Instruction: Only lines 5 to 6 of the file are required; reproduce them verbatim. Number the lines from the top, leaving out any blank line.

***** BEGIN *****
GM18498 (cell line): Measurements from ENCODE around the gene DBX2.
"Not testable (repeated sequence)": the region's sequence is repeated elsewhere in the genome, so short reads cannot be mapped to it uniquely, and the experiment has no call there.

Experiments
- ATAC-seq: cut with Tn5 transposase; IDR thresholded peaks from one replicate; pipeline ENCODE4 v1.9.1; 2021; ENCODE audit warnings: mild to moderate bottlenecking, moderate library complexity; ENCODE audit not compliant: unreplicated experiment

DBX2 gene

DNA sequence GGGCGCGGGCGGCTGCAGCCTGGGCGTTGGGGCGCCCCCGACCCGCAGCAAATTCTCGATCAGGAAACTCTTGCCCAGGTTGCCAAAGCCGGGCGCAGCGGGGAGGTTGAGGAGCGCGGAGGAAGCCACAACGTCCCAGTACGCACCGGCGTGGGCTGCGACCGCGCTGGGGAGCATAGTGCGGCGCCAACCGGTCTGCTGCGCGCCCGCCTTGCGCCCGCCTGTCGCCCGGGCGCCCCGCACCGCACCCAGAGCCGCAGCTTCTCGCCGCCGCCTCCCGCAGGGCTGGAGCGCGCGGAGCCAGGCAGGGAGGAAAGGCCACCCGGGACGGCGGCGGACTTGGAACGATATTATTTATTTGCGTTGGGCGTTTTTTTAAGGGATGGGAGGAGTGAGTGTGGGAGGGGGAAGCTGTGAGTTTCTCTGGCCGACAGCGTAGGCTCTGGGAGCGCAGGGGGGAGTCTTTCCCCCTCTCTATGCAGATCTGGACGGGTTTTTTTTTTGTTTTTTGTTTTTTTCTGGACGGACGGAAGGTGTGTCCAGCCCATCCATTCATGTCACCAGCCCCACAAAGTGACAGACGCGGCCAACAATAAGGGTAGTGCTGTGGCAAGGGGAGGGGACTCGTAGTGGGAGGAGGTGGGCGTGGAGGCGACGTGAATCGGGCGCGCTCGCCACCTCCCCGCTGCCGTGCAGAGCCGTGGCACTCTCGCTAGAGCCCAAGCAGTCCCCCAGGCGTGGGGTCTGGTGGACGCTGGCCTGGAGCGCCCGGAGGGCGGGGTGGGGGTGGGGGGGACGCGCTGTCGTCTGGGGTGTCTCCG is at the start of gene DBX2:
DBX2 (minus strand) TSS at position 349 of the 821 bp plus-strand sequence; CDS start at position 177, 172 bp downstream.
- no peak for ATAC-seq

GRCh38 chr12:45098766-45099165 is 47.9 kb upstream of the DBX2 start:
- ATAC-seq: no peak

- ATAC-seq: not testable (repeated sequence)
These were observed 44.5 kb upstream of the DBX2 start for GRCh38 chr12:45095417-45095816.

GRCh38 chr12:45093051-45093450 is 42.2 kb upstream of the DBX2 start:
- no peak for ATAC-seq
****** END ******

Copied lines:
DBX2 gene

DNA sequence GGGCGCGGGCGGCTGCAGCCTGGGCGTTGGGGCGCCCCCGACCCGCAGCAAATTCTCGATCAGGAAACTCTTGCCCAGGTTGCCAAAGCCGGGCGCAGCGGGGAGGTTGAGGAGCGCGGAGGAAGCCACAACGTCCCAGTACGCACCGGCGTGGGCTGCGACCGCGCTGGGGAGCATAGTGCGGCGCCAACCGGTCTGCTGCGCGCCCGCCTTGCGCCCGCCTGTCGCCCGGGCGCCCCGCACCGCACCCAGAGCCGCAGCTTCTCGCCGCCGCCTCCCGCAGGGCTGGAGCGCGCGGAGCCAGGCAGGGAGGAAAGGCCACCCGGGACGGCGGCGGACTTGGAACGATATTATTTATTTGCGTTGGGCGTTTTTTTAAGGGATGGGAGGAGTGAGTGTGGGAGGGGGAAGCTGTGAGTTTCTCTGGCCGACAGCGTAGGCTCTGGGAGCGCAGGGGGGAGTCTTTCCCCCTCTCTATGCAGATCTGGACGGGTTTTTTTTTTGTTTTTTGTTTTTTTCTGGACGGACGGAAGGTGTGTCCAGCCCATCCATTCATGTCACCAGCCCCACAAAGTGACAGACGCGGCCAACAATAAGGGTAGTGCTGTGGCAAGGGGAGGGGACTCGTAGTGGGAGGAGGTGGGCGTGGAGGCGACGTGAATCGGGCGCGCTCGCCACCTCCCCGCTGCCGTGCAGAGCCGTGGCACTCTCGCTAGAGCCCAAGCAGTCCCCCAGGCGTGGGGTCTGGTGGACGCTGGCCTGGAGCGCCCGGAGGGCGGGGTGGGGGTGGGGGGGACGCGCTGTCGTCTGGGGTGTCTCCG is at the start of gene DBX2: